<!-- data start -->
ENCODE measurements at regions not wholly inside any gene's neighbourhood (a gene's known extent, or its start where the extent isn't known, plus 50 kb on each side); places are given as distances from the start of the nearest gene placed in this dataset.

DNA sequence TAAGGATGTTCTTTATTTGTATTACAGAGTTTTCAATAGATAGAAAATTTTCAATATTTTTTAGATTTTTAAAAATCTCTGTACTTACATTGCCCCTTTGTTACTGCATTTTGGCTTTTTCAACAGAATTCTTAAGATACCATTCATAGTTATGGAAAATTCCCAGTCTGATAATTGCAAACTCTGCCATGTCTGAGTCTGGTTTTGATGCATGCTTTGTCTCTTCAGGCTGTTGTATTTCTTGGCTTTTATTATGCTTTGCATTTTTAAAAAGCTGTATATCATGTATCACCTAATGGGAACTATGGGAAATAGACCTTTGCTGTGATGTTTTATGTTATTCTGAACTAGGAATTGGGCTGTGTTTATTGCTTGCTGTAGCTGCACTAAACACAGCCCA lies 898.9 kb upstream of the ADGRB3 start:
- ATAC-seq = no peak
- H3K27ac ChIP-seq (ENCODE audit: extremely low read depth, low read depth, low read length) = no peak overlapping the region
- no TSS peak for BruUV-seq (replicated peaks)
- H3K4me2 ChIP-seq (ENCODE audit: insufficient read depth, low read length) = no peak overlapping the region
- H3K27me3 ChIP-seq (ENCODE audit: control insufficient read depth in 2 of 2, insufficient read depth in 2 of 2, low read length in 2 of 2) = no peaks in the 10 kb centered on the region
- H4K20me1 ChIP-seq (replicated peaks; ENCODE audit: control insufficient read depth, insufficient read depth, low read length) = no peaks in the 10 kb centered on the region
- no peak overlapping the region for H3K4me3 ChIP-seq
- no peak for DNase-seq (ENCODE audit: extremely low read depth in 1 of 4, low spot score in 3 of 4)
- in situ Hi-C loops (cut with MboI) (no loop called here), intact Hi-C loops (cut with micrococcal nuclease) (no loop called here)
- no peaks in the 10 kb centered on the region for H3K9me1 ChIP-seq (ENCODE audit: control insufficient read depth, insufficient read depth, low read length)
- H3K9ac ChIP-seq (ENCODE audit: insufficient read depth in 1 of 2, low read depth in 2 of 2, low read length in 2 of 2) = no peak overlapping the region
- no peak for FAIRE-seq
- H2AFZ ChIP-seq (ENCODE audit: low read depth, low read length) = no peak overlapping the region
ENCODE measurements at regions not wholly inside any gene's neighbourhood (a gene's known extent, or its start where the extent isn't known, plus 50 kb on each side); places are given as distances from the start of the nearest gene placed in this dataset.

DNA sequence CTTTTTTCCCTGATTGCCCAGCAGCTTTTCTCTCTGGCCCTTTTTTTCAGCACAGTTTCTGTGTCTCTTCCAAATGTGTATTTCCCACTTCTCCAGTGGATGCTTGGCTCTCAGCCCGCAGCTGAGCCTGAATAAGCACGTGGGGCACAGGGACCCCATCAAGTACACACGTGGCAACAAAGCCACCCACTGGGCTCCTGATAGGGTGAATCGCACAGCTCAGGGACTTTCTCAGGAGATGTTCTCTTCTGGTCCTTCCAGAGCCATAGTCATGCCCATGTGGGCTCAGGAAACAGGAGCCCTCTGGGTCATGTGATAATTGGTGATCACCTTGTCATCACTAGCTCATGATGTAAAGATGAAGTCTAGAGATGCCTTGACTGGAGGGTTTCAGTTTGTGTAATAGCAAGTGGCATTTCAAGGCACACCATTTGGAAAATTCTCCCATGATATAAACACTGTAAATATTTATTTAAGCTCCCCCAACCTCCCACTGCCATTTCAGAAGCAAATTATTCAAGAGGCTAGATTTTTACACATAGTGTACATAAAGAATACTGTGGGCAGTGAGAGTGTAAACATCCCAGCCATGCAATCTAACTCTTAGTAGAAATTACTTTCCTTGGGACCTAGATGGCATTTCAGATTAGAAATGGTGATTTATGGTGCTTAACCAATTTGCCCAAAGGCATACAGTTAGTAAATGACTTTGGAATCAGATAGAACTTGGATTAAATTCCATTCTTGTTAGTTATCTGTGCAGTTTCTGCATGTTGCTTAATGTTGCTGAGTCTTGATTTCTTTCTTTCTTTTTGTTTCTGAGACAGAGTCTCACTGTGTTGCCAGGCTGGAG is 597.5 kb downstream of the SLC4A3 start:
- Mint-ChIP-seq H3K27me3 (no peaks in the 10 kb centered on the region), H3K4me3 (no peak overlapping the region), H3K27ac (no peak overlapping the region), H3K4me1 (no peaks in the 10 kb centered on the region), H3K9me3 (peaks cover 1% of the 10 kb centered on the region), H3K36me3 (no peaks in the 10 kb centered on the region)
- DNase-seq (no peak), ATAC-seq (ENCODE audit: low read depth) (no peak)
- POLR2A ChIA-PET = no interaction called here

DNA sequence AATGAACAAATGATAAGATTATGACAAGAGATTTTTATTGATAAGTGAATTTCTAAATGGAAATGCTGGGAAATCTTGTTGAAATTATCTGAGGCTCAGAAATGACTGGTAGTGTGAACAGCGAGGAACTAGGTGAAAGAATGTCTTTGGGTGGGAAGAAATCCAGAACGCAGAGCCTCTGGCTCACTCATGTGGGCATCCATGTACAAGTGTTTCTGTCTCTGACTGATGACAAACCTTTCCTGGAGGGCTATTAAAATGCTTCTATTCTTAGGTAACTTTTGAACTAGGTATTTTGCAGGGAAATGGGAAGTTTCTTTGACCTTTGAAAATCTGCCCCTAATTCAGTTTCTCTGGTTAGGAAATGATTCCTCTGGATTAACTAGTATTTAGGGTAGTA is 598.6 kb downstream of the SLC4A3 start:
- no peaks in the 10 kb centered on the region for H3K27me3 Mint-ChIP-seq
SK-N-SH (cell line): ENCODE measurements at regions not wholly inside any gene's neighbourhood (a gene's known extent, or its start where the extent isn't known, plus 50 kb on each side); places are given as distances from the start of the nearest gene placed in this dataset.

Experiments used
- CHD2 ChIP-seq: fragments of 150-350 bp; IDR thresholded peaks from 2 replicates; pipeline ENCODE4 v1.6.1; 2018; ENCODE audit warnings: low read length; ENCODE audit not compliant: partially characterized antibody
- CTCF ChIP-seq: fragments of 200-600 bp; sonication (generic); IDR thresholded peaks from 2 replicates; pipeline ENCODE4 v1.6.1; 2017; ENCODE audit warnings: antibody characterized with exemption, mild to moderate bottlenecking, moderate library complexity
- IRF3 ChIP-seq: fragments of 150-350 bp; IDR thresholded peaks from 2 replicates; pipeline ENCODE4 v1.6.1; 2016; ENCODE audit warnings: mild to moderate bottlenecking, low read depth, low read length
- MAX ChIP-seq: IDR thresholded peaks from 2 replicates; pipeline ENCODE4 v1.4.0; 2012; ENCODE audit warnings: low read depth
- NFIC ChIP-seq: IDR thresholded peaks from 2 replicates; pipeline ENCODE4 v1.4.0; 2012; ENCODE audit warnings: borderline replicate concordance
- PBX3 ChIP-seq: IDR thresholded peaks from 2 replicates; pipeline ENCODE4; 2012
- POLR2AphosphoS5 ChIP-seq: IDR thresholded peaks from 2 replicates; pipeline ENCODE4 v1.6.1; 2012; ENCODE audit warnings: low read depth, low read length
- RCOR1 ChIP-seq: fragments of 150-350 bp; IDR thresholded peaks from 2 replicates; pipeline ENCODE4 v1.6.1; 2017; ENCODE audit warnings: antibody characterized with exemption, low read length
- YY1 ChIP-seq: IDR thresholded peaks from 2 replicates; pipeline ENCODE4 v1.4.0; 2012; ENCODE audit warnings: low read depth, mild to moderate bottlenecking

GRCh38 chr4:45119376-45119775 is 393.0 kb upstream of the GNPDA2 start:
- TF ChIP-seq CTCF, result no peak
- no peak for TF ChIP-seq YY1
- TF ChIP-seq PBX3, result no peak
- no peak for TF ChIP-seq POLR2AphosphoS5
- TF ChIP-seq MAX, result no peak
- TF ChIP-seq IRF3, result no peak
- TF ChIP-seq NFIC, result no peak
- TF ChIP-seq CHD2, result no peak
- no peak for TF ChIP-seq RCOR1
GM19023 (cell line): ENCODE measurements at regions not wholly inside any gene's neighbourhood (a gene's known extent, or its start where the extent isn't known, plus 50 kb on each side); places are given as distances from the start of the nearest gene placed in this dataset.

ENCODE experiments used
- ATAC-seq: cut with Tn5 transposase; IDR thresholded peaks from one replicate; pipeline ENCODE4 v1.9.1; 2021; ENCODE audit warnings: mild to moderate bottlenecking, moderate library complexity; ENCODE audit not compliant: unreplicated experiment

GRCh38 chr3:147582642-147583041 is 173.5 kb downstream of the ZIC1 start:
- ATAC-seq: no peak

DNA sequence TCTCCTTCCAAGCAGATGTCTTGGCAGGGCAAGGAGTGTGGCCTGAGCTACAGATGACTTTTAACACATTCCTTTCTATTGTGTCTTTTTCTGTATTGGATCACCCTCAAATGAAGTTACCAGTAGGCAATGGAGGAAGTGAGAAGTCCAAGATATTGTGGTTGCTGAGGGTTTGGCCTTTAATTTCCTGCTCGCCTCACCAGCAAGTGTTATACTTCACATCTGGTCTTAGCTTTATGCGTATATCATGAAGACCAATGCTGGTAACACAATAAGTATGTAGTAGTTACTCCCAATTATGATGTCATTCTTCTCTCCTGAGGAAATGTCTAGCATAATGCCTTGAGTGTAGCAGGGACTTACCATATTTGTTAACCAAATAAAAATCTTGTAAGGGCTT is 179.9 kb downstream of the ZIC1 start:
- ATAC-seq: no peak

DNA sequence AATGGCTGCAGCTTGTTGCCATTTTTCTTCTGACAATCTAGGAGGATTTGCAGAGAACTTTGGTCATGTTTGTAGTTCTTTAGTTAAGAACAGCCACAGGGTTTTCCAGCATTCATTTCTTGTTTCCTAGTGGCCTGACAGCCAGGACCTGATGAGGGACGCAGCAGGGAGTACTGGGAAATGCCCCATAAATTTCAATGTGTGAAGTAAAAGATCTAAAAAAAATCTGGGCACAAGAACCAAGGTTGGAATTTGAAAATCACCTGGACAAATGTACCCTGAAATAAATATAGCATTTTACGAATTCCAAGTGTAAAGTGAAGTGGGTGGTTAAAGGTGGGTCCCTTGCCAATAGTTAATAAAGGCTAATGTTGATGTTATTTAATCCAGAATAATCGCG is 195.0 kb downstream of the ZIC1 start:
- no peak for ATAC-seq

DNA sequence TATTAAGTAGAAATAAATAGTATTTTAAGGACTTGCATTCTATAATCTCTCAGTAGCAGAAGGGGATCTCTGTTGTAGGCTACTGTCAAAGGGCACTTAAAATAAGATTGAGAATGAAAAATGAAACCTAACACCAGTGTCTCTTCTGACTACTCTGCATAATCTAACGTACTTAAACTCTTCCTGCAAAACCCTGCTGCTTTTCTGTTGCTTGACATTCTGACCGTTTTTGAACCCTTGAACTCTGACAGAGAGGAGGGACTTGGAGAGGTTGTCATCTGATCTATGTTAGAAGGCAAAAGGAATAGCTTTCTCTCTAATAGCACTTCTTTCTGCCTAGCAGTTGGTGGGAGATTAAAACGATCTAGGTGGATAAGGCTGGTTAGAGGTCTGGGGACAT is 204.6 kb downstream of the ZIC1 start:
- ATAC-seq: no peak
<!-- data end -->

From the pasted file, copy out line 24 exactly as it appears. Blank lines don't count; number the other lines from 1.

Experiments used